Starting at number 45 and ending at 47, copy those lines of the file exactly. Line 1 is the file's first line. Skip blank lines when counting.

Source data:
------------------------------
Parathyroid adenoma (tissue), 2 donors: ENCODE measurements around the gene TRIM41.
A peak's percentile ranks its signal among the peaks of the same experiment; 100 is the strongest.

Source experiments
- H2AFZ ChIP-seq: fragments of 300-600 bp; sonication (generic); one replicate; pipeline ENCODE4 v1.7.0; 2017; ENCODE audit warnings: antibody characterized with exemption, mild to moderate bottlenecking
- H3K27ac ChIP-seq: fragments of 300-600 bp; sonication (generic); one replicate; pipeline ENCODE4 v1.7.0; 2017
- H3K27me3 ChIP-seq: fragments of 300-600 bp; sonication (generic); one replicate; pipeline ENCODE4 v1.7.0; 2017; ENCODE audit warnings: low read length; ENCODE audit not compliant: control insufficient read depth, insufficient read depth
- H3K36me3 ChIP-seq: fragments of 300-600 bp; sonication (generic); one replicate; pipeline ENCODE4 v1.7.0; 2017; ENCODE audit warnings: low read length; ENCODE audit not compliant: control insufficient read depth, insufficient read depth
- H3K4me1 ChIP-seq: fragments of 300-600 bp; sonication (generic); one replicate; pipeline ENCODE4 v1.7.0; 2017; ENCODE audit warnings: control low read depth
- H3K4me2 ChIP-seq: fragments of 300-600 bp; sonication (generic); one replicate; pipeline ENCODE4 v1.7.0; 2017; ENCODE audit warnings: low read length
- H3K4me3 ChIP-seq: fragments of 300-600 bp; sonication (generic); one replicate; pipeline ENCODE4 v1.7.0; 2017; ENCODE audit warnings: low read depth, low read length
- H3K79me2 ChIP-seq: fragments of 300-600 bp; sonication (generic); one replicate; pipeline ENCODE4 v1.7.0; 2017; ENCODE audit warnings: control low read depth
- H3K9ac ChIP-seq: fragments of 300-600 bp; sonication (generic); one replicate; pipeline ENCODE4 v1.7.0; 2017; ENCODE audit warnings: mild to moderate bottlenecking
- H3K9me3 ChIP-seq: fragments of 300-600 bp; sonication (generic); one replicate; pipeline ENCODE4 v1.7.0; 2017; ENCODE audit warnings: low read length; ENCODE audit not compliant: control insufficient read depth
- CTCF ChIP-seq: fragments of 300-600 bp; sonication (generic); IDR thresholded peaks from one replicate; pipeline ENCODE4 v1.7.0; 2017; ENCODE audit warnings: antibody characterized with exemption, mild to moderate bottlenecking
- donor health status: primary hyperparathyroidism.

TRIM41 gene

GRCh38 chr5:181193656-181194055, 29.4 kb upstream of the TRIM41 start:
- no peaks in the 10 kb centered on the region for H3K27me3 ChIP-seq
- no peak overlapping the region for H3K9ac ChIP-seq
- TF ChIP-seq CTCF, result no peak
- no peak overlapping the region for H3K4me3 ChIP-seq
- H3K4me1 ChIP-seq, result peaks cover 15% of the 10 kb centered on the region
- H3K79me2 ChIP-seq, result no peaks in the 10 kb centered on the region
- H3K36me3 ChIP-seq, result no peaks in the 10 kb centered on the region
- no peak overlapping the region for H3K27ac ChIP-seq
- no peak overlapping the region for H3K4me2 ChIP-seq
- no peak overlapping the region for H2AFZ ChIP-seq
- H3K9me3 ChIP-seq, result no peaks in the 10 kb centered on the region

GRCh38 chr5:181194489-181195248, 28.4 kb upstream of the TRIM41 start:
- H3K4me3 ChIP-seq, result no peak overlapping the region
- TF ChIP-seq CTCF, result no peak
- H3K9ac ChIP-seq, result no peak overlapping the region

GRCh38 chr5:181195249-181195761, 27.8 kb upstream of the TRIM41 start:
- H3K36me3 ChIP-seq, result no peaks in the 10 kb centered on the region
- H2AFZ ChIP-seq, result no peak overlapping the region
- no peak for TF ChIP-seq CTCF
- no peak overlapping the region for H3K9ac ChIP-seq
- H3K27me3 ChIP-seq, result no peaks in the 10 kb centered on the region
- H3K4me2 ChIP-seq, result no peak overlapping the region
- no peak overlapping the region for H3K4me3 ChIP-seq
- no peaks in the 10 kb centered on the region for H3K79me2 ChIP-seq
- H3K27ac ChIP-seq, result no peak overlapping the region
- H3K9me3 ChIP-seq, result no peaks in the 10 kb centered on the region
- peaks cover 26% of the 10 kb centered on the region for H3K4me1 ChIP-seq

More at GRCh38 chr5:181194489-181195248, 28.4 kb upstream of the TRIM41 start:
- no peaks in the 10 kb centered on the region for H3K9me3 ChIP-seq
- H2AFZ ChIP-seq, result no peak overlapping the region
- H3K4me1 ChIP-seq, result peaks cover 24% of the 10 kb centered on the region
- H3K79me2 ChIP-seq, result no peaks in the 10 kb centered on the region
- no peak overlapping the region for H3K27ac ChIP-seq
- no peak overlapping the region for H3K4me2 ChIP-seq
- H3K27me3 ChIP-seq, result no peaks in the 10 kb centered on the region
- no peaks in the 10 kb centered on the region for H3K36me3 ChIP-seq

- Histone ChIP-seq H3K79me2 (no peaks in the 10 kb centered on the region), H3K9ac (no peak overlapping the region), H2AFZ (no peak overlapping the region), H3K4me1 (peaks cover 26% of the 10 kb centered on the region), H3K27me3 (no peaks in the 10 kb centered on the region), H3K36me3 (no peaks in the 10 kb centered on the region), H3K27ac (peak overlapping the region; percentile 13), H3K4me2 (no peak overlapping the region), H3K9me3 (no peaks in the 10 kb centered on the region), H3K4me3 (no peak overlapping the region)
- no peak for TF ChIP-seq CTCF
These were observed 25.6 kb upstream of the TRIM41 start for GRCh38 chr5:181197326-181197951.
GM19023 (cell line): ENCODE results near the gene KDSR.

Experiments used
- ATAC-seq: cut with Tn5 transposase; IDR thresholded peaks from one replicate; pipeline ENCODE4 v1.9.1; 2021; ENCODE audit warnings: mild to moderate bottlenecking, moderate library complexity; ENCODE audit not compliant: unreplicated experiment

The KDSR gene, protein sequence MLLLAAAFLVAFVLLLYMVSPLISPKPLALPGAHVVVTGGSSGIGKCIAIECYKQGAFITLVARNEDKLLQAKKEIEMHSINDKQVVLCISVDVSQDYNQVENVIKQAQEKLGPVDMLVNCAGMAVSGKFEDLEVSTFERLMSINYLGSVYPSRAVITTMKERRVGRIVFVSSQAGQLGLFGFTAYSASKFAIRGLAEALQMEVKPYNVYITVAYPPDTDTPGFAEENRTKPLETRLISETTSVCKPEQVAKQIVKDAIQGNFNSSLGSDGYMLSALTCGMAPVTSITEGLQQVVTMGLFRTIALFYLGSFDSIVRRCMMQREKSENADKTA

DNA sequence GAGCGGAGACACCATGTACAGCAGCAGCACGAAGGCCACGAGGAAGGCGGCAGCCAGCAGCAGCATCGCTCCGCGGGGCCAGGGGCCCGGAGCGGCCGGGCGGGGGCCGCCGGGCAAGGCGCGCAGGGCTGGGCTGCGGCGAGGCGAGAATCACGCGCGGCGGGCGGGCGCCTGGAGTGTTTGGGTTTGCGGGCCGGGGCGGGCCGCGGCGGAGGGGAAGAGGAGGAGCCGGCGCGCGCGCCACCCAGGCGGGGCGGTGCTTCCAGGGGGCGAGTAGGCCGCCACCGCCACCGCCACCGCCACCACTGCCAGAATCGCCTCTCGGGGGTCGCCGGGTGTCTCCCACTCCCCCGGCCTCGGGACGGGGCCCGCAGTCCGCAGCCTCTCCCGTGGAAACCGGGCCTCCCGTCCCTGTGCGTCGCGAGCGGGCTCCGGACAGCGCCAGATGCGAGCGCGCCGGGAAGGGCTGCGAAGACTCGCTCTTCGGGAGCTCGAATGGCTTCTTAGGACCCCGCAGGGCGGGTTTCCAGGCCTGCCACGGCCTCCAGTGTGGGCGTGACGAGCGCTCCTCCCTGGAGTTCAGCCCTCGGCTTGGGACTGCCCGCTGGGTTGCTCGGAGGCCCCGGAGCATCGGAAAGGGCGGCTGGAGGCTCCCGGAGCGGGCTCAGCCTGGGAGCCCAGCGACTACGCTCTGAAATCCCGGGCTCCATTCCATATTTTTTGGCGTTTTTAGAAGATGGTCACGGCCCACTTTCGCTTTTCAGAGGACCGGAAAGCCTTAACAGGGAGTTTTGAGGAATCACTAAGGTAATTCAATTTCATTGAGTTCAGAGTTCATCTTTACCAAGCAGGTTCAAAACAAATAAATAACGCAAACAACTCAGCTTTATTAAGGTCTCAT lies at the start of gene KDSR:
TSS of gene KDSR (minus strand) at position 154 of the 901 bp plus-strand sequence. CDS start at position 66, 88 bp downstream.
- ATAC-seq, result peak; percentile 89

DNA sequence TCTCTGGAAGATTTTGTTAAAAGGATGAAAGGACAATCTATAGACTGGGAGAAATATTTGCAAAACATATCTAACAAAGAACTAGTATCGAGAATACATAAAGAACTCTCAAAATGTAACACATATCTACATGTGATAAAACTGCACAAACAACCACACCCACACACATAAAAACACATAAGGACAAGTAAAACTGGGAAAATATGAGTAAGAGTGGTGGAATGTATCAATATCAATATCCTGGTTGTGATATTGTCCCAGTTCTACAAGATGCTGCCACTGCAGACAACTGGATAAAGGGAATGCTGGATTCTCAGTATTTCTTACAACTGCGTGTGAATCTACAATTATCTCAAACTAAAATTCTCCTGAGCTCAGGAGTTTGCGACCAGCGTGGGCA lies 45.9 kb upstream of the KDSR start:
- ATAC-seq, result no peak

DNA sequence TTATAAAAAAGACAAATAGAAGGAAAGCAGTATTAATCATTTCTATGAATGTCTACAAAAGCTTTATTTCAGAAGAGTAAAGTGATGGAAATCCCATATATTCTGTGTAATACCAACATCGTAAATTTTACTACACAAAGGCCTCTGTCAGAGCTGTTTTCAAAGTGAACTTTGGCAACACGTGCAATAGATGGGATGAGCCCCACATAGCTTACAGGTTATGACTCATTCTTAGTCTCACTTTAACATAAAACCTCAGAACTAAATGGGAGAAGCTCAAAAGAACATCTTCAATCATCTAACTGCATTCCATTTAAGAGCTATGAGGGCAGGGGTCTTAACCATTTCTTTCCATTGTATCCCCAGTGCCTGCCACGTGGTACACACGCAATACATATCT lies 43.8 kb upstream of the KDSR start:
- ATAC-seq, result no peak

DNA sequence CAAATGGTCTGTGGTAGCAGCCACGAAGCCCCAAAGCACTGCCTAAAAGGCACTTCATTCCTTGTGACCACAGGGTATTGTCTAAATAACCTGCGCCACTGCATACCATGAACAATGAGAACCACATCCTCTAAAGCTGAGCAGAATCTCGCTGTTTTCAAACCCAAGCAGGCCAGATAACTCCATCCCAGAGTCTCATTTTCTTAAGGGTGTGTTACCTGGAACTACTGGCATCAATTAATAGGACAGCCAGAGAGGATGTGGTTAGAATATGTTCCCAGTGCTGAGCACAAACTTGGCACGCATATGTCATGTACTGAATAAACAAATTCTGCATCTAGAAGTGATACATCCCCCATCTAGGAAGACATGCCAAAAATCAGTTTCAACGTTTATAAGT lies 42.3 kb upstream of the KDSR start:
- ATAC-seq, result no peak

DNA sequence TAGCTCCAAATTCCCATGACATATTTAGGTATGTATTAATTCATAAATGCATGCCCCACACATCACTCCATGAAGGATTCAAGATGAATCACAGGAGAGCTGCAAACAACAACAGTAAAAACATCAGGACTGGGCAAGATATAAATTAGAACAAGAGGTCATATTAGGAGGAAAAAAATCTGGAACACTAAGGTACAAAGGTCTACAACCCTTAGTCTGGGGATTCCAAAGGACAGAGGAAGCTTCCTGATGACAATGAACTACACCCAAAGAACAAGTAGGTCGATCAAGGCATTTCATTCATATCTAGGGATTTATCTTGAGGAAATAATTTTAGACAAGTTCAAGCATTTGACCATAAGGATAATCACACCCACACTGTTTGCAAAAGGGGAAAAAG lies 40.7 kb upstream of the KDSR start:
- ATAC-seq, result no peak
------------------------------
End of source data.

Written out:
More at GRCh38 chr5:181194489-181195248, 28.4 kb upstream of the TRIM41 start:
- no peaks in the 10 kb centered on the region for H3K9me3 ChIP-seq
- H2AFZ ChIP-seq, result no peak overlapping the region